Million-dollar salaries for football assistants might be commonplace now in college football. Until Lincoln Riley came along, Oklahoma’s athletic department was holding fast against doling out seven-figure deals.
OU gave Riley an extension Thursday that upped his annual salary to $1.3 million for the next three years. The football program’s announcement wasn’t exactly subtle:
Riley’s rising profile around the country has undoubtedly come up plenty on the recruiting trail, with rivals warning prospects that OU’s offensive coordinator will soon leave for a head coaching job. That clearly played a role in his new contract. Frankly, though, I suspect the agreement has bigger implications.
The normal track for an ambitious young college football coach with aspirations of leading an elite program starts at the Group of 5 level - Tom Herman at Houston, Urban Meyer at Bowling Green, etc.
Yet, even though I admit I don’t know Riley from Adam, I do think the G5 on-ramp just closed off for him. The cost of prying him away from Norman went up significantly with Thursday’s announcement. On top of that, he’s now making more than the vast majority of head coaches on that level. Doesn't sound like a move he's making soon.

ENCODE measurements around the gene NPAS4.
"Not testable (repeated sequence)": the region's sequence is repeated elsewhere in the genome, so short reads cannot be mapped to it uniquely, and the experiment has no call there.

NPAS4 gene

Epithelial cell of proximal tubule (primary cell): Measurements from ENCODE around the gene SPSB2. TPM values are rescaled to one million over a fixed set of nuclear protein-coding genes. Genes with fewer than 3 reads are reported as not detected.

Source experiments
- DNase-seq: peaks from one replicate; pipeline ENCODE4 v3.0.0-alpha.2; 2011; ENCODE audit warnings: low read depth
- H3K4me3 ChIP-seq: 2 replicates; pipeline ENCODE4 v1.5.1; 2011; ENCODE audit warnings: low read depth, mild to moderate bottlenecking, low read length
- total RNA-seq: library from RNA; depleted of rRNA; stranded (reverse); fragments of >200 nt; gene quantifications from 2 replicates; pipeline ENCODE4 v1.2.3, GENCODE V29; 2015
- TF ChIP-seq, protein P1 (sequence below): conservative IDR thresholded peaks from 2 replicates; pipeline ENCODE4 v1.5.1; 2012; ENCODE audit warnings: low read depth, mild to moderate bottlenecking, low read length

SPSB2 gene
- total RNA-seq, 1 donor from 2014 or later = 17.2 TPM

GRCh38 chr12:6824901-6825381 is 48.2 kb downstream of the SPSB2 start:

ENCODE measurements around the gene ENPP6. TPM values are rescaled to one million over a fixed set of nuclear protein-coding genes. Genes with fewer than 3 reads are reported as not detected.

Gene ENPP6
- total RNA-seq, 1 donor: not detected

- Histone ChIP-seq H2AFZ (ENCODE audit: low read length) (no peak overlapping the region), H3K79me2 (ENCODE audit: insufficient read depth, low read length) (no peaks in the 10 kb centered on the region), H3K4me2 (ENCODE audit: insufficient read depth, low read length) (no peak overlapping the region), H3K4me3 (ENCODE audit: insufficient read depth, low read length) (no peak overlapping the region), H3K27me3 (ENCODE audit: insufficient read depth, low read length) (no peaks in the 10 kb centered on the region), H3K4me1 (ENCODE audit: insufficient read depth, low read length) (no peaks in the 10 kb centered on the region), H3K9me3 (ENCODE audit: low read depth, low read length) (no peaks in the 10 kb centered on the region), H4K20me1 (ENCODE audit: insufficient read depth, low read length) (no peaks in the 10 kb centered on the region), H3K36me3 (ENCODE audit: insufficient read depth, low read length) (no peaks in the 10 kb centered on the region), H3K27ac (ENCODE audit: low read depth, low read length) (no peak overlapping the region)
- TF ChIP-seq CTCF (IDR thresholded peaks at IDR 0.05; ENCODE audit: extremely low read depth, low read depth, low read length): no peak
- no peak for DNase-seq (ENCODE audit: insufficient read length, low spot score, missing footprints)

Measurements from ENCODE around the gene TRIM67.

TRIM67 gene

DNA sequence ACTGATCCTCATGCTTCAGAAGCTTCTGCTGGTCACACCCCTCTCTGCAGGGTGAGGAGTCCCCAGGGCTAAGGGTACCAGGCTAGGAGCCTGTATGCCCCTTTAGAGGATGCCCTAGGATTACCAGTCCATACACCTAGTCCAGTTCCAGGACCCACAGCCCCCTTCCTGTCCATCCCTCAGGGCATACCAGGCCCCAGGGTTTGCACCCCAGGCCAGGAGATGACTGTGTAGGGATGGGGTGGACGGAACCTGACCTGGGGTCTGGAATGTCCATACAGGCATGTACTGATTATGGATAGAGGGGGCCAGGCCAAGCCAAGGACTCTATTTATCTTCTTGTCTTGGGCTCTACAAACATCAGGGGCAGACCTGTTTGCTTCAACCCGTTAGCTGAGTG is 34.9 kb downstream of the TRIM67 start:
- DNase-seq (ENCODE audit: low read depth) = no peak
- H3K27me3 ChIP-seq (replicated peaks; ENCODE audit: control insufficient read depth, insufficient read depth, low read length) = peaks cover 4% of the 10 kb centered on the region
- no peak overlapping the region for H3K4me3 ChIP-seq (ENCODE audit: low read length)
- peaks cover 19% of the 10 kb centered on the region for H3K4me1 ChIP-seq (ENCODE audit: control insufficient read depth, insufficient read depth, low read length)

Sure, a lower-rung program from the Power 5 could come calling. South Carolina met with Riley last season, for example.
The money in that case might be there, but the North Carolina States and Boston Colleges are what they are for a reason. (Ask Mike Stoops about his time at Arizona.)
Riley’s only 33. Why rush into a head coaching job just to have one? No need to derail a promising career at a dead-end stop.
Maybe a top 20 kind of opportunity? UCLA, Tennessee and Texas A&M could open up in seven months. Bob Stoops left Florida for OU under similar circumstances. If such an opportunity presented itself to Riley after the upcoming season, no one could blame him if he took it. Those kinds of programs probably don't have much interest in unproven head coaches, though.
Whatever the case may be, the size of Riley’s salary and duration of the contract do suggest at least a willingness to wait it out in Norman. Consequently, I wouldn’t be shocked if he has reason to believe he’ll succeed Stoops when the Sooners’ sitting head coach hangs it up.